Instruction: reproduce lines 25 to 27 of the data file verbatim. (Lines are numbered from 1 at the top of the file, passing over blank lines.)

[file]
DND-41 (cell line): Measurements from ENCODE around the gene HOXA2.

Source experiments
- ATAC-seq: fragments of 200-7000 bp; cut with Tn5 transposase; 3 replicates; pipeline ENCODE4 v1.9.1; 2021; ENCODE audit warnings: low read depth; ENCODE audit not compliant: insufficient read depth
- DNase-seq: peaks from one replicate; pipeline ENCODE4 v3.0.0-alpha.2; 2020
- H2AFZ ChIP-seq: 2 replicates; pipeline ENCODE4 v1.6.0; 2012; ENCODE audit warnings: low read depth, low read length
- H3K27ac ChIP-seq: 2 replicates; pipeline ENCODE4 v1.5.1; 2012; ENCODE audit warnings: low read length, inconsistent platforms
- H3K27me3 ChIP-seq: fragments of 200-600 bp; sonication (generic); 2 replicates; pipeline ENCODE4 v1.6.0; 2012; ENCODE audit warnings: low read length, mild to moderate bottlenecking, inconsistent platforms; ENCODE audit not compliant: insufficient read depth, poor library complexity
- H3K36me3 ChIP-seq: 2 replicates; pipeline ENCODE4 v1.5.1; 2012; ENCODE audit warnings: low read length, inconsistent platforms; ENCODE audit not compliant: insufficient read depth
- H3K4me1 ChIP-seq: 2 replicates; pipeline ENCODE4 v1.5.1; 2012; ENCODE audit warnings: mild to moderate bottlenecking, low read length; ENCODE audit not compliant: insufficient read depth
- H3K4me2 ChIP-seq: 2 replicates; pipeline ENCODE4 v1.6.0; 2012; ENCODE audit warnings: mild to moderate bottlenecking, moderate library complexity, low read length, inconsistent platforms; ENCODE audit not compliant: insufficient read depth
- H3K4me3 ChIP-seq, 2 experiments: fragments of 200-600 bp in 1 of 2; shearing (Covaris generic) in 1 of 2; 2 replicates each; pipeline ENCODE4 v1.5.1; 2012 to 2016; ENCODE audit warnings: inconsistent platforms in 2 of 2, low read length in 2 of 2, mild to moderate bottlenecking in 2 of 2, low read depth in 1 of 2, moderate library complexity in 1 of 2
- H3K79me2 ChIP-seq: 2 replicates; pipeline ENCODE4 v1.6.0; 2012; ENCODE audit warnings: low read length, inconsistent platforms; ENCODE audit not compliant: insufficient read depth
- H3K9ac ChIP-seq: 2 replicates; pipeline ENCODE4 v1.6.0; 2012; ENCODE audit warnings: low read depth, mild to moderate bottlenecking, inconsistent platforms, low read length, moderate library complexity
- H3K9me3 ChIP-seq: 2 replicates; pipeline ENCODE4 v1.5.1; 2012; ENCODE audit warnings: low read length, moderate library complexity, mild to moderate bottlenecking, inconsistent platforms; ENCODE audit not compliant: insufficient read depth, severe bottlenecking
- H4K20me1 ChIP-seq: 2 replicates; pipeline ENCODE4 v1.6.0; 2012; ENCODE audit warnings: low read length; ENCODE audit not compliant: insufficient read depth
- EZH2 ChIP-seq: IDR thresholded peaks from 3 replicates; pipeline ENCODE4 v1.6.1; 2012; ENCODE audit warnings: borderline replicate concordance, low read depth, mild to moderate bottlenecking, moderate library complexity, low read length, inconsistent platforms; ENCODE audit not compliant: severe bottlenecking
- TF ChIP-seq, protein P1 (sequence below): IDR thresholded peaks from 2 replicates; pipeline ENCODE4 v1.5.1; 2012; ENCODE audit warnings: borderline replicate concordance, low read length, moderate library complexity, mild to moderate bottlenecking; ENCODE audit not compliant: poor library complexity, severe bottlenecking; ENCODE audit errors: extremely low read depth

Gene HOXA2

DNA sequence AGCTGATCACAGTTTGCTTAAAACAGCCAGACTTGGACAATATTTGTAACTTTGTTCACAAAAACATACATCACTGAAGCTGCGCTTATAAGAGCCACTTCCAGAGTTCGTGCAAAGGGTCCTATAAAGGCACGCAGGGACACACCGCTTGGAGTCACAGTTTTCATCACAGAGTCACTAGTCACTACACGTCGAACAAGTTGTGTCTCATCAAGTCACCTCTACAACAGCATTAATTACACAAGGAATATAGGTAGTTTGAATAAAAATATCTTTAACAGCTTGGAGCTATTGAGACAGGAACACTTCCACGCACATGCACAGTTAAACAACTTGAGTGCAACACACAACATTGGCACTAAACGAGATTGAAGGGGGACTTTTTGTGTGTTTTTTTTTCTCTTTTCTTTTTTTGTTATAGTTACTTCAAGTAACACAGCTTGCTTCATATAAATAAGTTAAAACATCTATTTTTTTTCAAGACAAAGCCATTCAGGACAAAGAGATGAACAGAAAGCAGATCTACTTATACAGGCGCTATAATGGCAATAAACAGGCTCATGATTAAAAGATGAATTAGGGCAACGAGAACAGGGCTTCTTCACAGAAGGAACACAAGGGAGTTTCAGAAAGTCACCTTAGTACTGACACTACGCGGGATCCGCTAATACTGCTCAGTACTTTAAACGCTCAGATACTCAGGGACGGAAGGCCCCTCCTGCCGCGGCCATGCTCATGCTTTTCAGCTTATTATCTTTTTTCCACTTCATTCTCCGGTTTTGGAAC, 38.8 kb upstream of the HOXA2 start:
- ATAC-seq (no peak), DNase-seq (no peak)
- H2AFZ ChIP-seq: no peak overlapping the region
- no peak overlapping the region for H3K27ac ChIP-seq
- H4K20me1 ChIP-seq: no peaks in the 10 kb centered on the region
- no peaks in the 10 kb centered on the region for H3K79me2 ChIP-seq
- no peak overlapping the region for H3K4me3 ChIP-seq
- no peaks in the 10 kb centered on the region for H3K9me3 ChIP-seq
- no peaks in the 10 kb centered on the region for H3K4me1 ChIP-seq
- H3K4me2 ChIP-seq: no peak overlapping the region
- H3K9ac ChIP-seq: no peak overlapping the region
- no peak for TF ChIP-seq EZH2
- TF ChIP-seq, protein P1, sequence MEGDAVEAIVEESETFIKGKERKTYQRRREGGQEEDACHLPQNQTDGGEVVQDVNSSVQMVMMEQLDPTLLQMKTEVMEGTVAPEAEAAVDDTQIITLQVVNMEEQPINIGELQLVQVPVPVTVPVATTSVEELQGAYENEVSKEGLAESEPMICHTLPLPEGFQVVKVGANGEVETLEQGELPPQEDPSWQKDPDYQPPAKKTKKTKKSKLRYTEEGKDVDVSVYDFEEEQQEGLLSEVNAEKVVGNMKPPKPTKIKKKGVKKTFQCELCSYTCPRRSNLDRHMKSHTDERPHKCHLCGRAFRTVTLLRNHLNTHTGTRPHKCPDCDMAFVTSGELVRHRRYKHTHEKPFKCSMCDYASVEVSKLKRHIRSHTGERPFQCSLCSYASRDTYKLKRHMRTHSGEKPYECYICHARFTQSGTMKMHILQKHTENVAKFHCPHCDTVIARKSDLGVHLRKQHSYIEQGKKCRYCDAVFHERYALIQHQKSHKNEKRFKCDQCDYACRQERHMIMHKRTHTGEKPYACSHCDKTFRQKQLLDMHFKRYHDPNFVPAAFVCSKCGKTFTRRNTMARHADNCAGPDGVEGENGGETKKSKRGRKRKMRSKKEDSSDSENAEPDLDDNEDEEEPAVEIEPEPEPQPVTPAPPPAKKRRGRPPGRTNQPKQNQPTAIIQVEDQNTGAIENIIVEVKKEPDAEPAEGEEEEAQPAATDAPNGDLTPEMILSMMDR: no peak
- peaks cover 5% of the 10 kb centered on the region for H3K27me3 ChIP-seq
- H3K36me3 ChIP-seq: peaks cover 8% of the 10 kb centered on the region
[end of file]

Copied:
- no peak overlapping the region for H3K4me3 ChIP-seq
- no peaks in the 10 kb centered on the region for H3K9me3 ChIP-seq
- no peaks in the 10 kb centered on the region for H3K4me1 ChIP-seq